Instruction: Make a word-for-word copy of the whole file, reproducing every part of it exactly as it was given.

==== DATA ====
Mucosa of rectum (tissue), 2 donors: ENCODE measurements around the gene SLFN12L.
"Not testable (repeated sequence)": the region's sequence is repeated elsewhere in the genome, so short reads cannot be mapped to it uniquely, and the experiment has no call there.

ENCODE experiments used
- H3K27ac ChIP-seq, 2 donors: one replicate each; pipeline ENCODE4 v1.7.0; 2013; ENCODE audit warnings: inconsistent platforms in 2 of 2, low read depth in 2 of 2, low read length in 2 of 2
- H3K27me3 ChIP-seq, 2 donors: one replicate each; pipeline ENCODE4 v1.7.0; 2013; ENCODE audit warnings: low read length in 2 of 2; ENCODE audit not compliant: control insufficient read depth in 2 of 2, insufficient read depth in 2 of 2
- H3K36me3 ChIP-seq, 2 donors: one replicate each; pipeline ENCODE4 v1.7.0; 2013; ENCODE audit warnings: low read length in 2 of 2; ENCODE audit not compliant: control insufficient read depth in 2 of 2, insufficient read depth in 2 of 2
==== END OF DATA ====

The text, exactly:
Mucosa of rectum (tissue), 2 donors: ENCODE measurements around the gene SLFN12L.
"Not testable (repeated sequence)": the region's sequence is repeated elsewhere in the genome, so short reads cannot be mapped to it uniquely, and the experiment has no call there.

ENCODE experiments used
- H3K27ac ChIP-seq, 2 donors: one replicate each; pipeline ENCODE4 v1.7.0; 2013; ENCODE audit warnings: inconsistent platforms in 2 of 2, low read depth in 2 of 2, low read length in 2 of 2
- H3K27me3 ChIP-seq, 2 donors: one replicate each; pipeline ENCODE4 v1.7.0; 2013; ENCODE audit warnings: low read length in 2 of 2; ENCODE audit not compliant: control insufficient read depth in 2 of 2, insufficient read depth in 2 of 2
- H3K36me3 ChIP-seq, 2 donors: one replicate each; pipeline ENCODE4 v1.7.0; 2013; ENCODE audit warnings: low read length in 2 of 2; ENCODE audit not compliant: control insufficient read depth in 2 of 2, insufficient read depth in 2 of 2